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Day of Defeat Online Gaming

 New Architect > Archives > 2001 > 02 > Home Page Print-Friendly Version 

In Search of the Chief Experience

By Amit Asaravala

In the early nineties, most tech companies had four top executives: chief executive officer, chief operating officer, chief technology officer, and chief financial officer. The number of C-level officers has grown as a result of the structural changes taking place in the new economy. It's no longer surprising to learn of a company's new chief evangelist, or to read about chief privacy officers, chief knowledge officers, and even chief talent scouts.

One position that more and more service companies are making room for is the chief experience officer (CXO). In June of last year, HannaHodge (—a user experience firm based in Chicago—brought Marc Rettig on as its chief experience officer, responsible for ensuring that user experience is integrated with every step of the process at HannaHodge. I recently had the opportunity to discuss the role of the CXO with Challis Hodge, CEO of HannaHodge.

How do you define the CXO position?

The CXO should ensure that an organization delivers the appropriate experience at every point of contact it makes with the public. This CXO must understand the processes, methods, and tools necessary to understand people, and should be able to translate that understanding into successful points of contact with users, customers, shareholders, employees, partners, and visitors.

In a professional services environment such as HannaHodge, our CXO is both inwardly focused and outwardly focused. HannaHodge was founded and built on the very premise that user experience was going to be a critical factor for businesses that succeed in the future and that delivering quality experiences would require a new way of working and thinking about business. In both corporate and professional services positions, the CXO should be responsible for keeping the entire organization focused on the user and the points of contact with the user.

How does the CXO differ from, say, a chief creative officer or a VP of customer service?

Both a chief creative officer and a VP of customer service have very specific viewpoints into the world of a user. In contrast, the CXO must understand and advocate for the user, bring together multiple skills and viewpoints across an organization to solve the user's problems, and do so in the context of all the biases brought forward by each participant in the process.

Companies that are looking at the position of CXO simply as a subcomponent of a much larger business framework are missing the boat.

At what point did you decide to create the position within HannaHodge?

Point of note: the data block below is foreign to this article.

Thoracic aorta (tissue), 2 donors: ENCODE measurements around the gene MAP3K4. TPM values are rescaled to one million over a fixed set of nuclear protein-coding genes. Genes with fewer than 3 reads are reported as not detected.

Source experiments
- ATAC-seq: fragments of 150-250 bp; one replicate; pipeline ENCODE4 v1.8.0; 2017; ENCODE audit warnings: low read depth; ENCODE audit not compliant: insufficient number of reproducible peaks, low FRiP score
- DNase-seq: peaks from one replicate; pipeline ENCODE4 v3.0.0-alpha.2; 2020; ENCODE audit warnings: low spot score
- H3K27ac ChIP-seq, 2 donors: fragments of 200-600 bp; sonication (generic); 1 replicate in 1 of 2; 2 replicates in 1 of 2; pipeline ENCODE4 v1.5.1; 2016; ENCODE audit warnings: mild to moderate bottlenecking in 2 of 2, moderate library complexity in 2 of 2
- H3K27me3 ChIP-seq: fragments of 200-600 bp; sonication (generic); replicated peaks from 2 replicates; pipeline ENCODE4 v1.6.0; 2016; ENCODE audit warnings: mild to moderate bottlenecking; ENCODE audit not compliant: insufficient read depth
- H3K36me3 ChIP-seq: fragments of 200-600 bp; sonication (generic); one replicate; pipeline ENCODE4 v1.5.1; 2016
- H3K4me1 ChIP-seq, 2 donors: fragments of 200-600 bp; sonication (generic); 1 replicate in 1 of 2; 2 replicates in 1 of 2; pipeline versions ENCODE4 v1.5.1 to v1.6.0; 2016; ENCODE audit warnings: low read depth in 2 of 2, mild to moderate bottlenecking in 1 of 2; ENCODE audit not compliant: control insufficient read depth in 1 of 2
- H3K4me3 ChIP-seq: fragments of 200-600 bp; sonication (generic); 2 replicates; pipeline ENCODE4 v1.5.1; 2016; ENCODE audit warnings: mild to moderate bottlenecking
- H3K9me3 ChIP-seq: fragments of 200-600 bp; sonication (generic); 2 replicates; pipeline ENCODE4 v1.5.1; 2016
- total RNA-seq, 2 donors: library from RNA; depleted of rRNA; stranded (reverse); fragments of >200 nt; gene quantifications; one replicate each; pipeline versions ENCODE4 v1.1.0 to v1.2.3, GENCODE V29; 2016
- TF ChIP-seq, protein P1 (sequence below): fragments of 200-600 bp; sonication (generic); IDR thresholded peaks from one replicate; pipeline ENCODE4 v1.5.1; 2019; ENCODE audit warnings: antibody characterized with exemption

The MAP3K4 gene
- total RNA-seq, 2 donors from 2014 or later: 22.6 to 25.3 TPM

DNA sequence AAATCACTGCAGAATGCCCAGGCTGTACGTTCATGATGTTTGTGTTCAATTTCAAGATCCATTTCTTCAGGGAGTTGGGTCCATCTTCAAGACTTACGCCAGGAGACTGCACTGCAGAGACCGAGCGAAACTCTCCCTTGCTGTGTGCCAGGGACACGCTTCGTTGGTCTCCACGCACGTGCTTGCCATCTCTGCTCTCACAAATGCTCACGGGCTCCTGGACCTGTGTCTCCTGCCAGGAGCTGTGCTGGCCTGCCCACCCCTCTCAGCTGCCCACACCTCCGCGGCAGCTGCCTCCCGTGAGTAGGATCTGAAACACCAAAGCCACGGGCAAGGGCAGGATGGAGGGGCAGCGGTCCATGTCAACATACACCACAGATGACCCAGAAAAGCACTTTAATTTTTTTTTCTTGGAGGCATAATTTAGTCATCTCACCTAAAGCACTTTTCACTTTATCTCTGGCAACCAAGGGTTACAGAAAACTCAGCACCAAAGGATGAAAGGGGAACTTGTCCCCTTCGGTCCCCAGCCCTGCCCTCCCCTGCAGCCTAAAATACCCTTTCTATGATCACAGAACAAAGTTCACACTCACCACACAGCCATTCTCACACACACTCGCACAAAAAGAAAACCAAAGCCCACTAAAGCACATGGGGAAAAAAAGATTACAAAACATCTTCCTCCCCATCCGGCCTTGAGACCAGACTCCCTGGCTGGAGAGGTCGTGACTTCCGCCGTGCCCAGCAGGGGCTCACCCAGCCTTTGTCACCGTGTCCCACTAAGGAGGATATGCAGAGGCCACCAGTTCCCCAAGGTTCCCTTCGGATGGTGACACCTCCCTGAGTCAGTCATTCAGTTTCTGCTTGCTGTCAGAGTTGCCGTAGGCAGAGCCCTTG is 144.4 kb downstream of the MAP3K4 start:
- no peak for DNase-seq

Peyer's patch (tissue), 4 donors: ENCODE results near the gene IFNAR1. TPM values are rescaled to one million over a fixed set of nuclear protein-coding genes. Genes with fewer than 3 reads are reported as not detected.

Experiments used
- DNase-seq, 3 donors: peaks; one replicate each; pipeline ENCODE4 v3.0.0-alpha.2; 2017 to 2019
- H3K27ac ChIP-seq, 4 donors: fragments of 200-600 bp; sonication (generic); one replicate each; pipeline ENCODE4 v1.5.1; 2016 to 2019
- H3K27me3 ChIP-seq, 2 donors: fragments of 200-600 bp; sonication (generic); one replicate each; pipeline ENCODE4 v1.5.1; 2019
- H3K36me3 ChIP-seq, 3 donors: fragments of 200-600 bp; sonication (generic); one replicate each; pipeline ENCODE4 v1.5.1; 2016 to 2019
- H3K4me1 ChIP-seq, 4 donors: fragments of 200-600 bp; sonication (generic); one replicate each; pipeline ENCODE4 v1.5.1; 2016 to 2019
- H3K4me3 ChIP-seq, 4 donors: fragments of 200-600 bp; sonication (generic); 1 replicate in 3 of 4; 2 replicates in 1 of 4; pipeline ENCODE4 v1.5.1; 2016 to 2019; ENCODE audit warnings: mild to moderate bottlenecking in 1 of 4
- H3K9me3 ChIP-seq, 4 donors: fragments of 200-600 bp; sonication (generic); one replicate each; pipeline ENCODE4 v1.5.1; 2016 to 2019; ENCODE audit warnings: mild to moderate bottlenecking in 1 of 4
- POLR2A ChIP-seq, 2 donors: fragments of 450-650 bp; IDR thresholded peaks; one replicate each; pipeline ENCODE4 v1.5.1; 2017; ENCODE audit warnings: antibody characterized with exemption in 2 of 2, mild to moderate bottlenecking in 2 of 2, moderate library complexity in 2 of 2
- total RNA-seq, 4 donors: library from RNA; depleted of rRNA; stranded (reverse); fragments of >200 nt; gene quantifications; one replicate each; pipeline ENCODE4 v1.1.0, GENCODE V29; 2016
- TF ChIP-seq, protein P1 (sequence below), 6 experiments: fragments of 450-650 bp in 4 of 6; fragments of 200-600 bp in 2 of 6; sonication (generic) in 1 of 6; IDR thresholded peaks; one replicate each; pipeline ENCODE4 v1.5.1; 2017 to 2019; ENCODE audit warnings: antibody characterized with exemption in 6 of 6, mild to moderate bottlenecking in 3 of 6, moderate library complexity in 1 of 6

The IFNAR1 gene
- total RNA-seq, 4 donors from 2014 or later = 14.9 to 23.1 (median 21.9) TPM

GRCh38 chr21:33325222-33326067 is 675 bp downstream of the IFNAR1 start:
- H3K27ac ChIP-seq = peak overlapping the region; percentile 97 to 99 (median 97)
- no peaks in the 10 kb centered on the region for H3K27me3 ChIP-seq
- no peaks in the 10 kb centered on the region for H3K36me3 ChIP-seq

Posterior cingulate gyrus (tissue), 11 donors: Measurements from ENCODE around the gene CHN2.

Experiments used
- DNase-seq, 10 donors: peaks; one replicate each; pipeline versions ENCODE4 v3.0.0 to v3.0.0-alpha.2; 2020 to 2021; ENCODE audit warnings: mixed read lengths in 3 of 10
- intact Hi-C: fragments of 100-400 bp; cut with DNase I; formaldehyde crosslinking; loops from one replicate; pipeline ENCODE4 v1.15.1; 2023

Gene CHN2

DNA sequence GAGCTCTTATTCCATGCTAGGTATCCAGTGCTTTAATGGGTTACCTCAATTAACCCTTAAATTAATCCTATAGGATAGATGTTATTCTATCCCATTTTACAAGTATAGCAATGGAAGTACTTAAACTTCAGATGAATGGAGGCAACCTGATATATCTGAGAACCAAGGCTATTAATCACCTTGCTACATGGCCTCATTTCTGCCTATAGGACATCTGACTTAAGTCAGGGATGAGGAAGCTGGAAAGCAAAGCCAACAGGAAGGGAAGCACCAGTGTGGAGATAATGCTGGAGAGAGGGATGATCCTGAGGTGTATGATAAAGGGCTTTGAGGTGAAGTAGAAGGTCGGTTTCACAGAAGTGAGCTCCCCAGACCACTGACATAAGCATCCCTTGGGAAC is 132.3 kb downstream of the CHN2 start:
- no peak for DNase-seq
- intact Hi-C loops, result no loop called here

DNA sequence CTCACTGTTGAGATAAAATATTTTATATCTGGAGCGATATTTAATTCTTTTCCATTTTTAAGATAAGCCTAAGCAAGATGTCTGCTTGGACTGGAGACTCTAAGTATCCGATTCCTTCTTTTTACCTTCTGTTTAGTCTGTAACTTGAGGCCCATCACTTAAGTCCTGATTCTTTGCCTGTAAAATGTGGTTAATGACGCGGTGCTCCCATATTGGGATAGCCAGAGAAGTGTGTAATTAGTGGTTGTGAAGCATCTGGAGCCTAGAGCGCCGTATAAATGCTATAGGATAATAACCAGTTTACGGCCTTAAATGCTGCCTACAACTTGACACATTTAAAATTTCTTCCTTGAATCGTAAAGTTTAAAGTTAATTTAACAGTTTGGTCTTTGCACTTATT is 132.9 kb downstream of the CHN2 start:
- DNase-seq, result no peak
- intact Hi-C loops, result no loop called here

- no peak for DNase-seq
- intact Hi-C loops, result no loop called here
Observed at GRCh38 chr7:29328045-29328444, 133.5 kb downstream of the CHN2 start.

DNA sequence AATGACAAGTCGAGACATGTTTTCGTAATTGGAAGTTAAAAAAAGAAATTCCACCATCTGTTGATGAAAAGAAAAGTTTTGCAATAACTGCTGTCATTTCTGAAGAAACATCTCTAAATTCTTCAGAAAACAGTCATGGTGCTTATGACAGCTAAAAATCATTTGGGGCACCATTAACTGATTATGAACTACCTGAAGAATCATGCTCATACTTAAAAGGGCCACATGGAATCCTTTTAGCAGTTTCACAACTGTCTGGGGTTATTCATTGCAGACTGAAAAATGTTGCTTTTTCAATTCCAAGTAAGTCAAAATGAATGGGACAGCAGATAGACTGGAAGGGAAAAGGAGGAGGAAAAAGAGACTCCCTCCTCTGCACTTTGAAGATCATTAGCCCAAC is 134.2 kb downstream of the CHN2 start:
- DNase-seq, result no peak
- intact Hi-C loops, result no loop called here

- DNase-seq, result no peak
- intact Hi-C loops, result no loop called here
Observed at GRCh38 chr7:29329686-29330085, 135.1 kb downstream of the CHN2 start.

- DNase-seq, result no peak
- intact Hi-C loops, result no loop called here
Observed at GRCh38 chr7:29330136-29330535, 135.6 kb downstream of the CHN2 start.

We saw the need for a CXO from the beginning, primarily because we were doing something different and difficult. With all the hype about user experience in the industry today, if you look under the hood, most companies aren't doing anything radically different from three years ago. They're still working in silo disciplines with hand-offs and struggles over who owns the relationship with the user. We knew that our success would depend on developing and maintaining a process, culture, and training program that had every team member contributing and working toward the same goal—the goal of the user! We call this our Experience Engine. Our CXO is the mechanic.

Only a handful of companies have a full-time CXO. How do you see that changing over the next five years?

In the professional services business, it's my hope that we'll see fewer CXOs, because there's a real need for consultants and solutions providers to adopt a completely new way of working—a process that is holistic, interdisciplinary, and focused solely on understanding users and delivering the right user experience in the context of business goals and technology constraints. If this is achieved, then the role of CXO will be distributed across the entire company and the position will no longer be necessary.

In larger corporate environments, I believe we'll see the adoption and creation of the CXO position increase dramatically. Business success will depend on it. Customers rule!

What sorts of companies would benefit from employing a CXO?

Any company that comes into contact with people and that seeks to build a long-term sustainable business and brand equity. Remember we're talking about the points of contact with shareholders, business partners, governments, employees, and—yes—customers. In addition, I think companies seeking to move their entire organization to a user-centered model for the purpose of identifying innovative business opportunities can also benefit from a CXO.

User experience is the perception that results from every point of contact a person has with a company, its products, and its services over time. It follows, then, that if a company is going to be successful it must be able to deliver on user expectations at every single point of contact it has with its customers. A company may be successful in the short term even if it delivers poor user experiences, but to build a sustainable business for the long term, making the experience a key part of business practices and processes is critical.

Amit is editor in chief of Web Techniques magazine. He can be reached at

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